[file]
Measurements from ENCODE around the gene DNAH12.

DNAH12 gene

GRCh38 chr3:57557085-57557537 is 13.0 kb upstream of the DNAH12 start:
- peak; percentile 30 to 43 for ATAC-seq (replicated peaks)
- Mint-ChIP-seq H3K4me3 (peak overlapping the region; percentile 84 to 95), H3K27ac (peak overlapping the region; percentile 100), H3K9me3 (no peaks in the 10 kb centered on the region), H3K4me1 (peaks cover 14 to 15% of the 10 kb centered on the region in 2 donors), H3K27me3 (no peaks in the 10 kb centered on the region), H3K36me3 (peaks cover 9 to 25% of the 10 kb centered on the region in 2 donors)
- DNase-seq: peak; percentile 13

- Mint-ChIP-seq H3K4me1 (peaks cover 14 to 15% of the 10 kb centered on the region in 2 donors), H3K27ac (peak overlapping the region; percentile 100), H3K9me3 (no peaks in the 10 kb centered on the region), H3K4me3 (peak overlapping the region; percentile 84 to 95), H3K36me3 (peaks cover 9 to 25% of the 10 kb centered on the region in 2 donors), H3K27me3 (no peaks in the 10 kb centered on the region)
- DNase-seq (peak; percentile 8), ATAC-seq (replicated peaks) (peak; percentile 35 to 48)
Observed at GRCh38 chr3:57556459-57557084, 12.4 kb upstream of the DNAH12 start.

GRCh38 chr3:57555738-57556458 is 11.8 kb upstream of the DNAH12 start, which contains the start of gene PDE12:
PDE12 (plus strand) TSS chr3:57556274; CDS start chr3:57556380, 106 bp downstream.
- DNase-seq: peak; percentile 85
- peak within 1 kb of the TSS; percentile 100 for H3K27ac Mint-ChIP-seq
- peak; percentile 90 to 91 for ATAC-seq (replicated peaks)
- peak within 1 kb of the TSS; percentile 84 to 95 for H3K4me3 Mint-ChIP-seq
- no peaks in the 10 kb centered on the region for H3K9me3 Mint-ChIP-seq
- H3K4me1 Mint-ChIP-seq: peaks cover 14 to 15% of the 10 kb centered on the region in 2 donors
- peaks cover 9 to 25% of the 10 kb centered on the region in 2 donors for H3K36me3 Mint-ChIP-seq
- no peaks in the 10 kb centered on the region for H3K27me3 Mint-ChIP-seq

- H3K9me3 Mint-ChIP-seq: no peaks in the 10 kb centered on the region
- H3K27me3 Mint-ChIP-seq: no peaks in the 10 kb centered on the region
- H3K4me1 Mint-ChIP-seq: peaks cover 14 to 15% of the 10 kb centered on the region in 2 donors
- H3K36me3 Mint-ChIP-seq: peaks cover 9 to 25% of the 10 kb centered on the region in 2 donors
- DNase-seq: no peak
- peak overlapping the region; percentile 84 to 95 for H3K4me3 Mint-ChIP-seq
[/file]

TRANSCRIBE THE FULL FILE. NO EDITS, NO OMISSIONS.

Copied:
Measurements from ENCODE around the gene DNAH12.

DNAH12 gene

GRCh38 chr3:57557085-57557537 is 13.0 kb upstream of the DNAH12 start:
- peak; percentile 30 to 43 for ATAC-seq (replicated peaks)
- Mint-ChIP-seq H3K4me3 (peak overlapping the region; percentile 84 to 95), H3K27ac (peak overlapping the region; percentile 100), H3K9me3 (no peaks in the 10 kb centered on the region), H3K4me1 (peaks cover 14 to 15% of the 10 kb centered on the region in 2 donors), H3K27me3 (no peaks in the 10 kb centered on the region), H3K36me3 (peaks cover 9 to 25% of the 10 kb centered on the region in 2 donors)
- DNase-seq: peak; percentile 13

- Mint-ChIP-seq H3K4me1 (peaks cover 14 to 15% of the 10 kb centered on the region in 2 donors), H3K27ac (peak overlapping the region; percentile 100), H3K9me3 (no peaks in the 10 kb centered on the region), H3K4me3 (peak overlapping the region; percentile 84 to 95), H3K36me3 (peaks cover 9 to 25% of the 10 kb centered on the region in 2 donors), H3K27me3 (no peaks in the 10 kb centered on the region)
- DNase-seq (peak; percentile 8), ATAC-seq (replicated peaks) (peak; percentile 35 to 48)
Observed at GRCh38 chr3:57556459-57557084, 12.4 kb upstream of the DNAH12 start.

GRCh38 chr3:57555738-57556458 is 11.8 kb upstream of the DNAH12 start, which contains the start of gene PDE12:
PDE12 (plus strand) TSS chr3:57556274; CDS start chr3:57556380, 106 bp downstream.
- DNase-seq: peak; percentile 85
- peak within 1 kb of the TSS; percentile 100 for H3K27ac Mint-ChIP-seq
- peak; percentile 90 to 91 for ATAC-seq (replicated peaks)
- peak within 1 kb of the TSS; percentile 84 to 95 for H3K4me3 Mint-ChIP-seq
- no peaks in the 10 kb centered on the region for H3K9me3 Mint-ChIP-seq
- H3K4me1 Mint-ChIP-seq: peaks cover 14 to 15% of the 10 kb centered on the region in 2 donors
- peaks cover 9 to 25% of the 10 kb centered on the region in 2 donors for H3K36me3 Mint-ChIP-seq
- no peaks in the 10 kb centered on the region for H3K27me3 Mint-ChIP-seq

- H3K9me3 Mint-ChIP-seq: no peaks in the 10 kb centered on the region
- H3K27me3 Mint-ChIP-seq: no peaks in the 10 kb centered on the region
- H3K4me1 Mint-ChIP-seq: peaks cover 14 to 15% of the 10 kb centered on the region in 2 donors
- H3K36me3 Mint-ChIP-seq: peaks cover 9 to 25% of the 10 kb centered on the region in 2 donors
- DNase-seq: no peak
- peak overlapping the region; percentile 84 to 95 for H3K4me3 Mint-ChIP-seq